Shamian is separated from the mainland by the thinnest sliver of water, and we walked along that slender creek. We passed the old Victory Hotel, long ago known as the Victoria Hotel. The building sits across from the English Bridge, where, once upon a time, smartly uniformed Sikh police guarded the official entrance to the island.

The eastern end of the island was once the French section, and the western end was the British section. As the island is quite tiny, those two nations must have been much friendlier neighbors here than they ever were in their homelands. However, each nation had its own postal service, and each had it’s own church: Anglican for the British, Catholic for the French.

I spent the greater part of our day photographing the island’s many 19th century European buildings.

I spent the greater part of our day photographing the island’s many 19th century European buildings, prompting Zhu Zhu to remark, laughing, “Your friends will see all your photo and say, ‘Wha? I thought you visit China?’ The buildings had the arches, columns, balustrades, towers, curling cornices, and flowery porticos of Victorian-era Europe. Some of them still sported the colors of their glory days: pastel pinks, yellows, and even bright lime. The multiple arches of one old vestibule were hung with ornate red Chinese lanterns, bringing Chinese and European styles together in a combination unique to old Canton.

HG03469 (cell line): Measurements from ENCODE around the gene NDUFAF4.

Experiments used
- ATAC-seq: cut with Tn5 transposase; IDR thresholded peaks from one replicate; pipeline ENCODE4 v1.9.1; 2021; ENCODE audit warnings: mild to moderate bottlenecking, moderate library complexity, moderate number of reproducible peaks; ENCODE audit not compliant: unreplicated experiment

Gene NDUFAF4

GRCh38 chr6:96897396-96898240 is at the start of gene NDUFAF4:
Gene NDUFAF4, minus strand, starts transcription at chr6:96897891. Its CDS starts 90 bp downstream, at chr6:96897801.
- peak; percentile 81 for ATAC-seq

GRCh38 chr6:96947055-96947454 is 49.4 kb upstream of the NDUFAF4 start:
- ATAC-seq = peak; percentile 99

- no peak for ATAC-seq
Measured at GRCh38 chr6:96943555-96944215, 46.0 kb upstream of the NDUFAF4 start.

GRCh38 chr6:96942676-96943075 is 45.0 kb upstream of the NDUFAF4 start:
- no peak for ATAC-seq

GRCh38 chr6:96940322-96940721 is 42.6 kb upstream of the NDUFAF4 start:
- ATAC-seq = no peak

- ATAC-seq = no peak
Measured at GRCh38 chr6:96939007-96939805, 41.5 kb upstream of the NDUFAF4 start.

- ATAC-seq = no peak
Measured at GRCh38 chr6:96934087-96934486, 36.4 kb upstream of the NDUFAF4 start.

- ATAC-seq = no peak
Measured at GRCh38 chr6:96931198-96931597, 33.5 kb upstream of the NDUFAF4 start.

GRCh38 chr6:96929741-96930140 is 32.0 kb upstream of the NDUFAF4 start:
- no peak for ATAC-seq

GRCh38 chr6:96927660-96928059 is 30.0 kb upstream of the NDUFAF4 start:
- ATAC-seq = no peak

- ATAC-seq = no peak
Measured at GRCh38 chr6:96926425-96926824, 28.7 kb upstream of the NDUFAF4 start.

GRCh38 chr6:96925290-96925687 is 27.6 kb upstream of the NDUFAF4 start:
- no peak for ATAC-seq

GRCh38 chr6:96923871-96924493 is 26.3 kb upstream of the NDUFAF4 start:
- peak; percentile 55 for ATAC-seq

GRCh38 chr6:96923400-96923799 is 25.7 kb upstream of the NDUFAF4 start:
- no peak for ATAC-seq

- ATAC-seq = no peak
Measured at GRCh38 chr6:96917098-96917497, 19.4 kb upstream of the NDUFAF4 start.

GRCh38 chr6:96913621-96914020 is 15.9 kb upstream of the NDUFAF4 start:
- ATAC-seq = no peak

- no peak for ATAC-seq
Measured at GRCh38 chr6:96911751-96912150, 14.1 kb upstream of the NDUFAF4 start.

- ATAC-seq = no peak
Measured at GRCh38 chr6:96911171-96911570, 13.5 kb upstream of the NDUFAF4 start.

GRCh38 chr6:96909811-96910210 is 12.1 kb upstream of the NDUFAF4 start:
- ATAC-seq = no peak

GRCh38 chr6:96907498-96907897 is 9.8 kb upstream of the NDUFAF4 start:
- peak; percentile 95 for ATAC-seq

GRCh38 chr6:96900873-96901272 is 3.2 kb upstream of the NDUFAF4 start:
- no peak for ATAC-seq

Chinese and European styles came together in a combination unique to old Canton.

In the 19th century, foreign merchants weren’t allowed to leave this small island. The bridges closed at 10:00 p.m. each night. Foreign traders lived under threat of execution if they even began to study the Chinese language. Much like today, the Chinese government enjoyed the money it made from trading with other nations, but sought to protect its culture from the evil influences of Western thinking.

After the Japanese occupation forces were ejected from Guangzhou in 1945, Shamian Island came under control of the Guangzhou municipality. Today, Hong Kong filmmakers often use Shamian as a set for scenes depicting “Old Hong Kong,” because much of the island resembles what Hong Kong used to look like before the construction frenzy of the 1950’s.

Inside the White Swan Hotel, the lobby featured a large koi pond crossed by a small bridge, and a tall rock waterfall topped by a small pagoda.